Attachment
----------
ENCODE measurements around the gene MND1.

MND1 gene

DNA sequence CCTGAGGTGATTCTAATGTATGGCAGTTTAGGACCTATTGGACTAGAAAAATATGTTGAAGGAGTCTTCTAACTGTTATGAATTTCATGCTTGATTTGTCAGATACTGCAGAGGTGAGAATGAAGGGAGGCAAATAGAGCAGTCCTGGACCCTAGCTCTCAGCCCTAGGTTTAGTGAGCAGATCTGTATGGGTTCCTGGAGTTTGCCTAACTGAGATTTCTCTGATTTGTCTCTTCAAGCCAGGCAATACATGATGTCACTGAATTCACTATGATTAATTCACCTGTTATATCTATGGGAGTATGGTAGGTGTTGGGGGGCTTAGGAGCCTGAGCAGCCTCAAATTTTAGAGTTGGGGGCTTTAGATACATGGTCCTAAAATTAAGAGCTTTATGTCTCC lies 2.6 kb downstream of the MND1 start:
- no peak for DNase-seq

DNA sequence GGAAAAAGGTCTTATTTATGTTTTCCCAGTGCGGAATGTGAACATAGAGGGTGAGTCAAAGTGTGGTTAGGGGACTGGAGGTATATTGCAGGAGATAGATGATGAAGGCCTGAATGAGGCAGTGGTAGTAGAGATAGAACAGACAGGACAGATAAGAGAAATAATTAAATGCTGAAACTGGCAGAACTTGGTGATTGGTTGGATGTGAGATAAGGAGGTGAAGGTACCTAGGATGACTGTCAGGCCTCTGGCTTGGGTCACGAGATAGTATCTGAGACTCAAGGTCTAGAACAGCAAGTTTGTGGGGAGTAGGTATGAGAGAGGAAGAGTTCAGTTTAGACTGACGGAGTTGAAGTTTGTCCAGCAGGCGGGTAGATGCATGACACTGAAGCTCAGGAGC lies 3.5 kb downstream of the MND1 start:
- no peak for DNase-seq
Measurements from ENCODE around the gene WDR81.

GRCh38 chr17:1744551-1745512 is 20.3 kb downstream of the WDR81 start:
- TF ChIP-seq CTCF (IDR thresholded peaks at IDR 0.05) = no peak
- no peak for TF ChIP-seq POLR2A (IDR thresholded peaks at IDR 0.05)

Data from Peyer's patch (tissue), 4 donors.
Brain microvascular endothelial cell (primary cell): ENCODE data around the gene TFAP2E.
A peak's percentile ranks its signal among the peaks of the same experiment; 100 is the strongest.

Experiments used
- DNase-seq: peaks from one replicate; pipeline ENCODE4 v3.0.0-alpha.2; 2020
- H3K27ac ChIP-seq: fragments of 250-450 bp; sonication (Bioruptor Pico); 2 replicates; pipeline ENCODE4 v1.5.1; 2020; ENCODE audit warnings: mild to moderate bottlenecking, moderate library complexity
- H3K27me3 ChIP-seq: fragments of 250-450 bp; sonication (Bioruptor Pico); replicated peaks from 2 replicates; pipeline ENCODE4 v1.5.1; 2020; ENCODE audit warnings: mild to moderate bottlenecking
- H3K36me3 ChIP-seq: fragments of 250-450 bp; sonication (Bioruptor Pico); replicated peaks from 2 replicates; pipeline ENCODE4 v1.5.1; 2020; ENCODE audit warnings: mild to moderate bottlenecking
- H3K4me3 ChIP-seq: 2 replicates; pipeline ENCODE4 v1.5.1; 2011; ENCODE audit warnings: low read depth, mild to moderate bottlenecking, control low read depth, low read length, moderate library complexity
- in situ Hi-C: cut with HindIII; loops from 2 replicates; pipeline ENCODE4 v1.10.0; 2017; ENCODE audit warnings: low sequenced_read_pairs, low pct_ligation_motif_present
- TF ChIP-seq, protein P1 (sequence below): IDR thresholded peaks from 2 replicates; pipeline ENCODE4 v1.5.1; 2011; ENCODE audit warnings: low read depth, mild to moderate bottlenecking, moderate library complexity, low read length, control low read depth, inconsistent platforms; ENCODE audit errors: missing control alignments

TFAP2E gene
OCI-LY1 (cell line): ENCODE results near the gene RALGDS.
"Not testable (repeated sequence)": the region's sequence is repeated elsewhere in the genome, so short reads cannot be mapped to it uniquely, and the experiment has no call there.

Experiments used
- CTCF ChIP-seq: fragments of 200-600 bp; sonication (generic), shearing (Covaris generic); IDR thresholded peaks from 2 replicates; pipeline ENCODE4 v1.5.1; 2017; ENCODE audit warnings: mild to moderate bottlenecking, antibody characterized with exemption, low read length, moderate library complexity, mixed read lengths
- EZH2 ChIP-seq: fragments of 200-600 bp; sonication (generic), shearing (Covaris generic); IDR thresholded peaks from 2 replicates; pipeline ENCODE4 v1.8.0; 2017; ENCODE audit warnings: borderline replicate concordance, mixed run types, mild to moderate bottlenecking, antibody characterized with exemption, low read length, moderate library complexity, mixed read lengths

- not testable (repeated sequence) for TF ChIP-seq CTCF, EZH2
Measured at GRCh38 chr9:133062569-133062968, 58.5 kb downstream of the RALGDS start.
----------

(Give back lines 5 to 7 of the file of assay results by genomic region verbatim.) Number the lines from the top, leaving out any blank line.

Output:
DNA sequence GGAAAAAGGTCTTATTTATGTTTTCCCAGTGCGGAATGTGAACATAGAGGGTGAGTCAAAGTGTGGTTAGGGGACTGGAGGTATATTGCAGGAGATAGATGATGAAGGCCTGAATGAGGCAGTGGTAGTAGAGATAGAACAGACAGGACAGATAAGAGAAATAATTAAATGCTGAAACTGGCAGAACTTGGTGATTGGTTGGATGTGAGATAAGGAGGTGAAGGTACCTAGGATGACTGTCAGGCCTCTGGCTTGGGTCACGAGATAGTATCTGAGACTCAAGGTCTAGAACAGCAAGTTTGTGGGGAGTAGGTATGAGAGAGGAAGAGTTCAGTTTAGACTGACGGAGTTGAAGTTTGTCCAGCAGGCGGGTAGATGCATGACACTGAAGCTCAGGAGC lies 3.5 kb downstream of the MND1 start:
- no peak for DNase-seq
Measurements from ENCODE around the gene WDR81.